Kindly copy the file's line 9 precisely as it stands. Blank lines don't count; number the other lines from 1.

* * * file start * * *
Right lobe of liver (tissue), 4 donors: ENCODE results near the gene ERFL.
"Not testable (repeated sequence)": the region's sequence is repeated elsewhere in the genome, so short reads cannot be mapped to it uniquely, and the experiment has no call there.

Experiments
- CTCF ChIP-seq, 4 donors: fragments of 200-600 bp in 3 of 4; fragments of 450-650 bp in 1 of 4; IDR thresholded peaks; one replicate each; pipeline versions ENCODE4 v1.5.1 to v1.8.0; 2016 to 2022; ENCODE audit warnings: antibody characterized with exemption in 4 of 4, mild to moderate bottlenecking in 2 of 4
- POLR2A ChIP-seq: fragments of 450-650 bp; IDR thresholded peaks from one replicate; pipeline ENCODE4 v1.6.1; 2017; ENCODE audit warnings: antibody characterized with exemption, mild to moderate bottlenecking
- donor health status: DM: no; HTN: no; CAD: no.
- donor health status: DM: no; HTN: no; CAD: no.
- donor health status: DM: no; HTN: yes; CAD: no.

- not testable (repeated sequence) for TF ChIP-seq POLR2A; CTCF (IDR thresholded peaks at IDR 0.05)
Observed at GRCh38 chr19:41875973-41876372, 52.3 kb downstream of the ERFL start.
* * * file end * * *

- not testable (repeated sequence) for TF ChIP-seq POLR2A; CTCF (IDR thresholded peaks at IDR 0.05)